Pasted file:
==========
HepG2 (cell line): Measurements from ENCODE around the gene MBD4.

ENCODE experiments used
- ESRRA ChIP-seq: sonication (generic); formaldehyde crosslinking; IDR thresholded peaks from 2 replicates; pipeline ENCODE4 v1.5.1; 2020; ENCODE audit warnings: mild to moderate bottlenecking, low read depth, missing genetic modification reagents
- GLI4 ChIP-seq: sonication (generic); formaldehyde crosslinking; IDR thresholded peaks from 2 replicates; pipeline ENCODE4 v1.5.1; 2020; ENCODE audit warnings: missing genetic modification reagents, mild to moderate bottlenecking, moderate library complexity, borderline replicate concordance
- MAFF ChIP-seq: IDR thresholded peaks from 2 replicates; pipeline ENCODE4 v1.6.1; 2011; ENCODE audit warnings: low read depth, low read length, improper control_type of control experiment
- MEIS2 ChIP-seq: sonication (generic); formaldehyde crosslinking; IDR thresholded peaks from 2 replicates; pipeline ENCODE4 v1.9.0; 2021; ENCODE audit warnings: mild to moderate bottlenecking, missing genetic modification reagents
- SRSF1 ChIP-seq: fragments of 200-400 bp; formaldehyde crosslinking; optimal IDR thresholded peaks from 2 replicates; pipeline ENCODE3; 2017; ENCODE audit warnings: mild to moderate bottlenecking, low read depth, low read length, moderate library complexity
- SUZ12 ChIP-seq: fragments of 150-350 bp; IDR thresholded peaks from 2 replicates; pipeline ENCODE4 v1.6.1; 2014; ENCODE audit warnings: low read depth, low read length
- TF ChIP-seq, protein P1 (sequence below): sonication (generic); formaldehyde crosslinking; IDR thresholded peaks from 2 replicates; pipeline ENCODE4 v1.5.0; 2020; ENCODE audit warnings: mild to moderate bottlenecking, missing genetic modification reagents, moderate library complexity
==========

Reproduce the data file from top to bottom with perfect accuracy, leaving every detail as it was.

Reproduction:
HepG2 (cell line): Measurements from ENCODE around the gene MBD4.

ENCODE experiments used
- ESRRA ChIP-seq: sonication (generic); formaldehyde crosslinking; IDR thresholded peaks from 2 replicates; pipeline ENCODE4 v1.5.1; 2020; ENCODE audit warnings: mild to moderate bottlenecking, low read depth, missing genetic modification reagents
- GLI4 ChIP-seq: sonication (generic); formaldehyde crosslinking; IDR thresholded peaks from 2 replicates; pipeline ENCODE4 v1.5.1; 2020; ENCODE audit warnings: missing genetic modification reagents, mild to moderate bottlenecking, moderate library complexity, borderline replicate concordance
- MAFF ChIP-seq: IDR thresholded peaks from 2 replicates; pipeline ENCODE4 v1.6.1; 2011; ENCODE audit warnings: low read depth, low read length, improper control_type of control experiment
- MEIS2 ChIP-seq: sonication (generic); formaldehyde crosslinking; IDR thresholded peaks from 2 replicates; pipeline ENCODE4 v1.9.0; 2021; ENCODE audit warnings: mild to moderate bottlenecking, missing genetic modification reagents
- SRSF1 ChIP-seq: fragments of 200-400 bp; formaldehyde crosslinking; optimal IDR thresholded peaks from 2 replicates; pipeline ENCODE3; 2017; ENCODE audit warnings: mild to moderate bottlenecking, low read depth, low read length, moderate library complexity
- SUZ12 ChIP-seq: fragments of 150-350 bp; IDR thresholded peaks from 2 replicates; pipeline ENCODE4 v1.6.1; 2014; ENCODE audit warnings: low read depth, low read length
- TF ChIP-seq, protein P1 (sequence below): sonication (generic); formaldehyde crosslinking; IDR thresholded peaks from 2 replicates; pipeline ENCODE4 v1.5.0; 2020; ENCODE audit warnings: mild to moderate bottlenecking, missing genetic modification reagents, moderate library complexity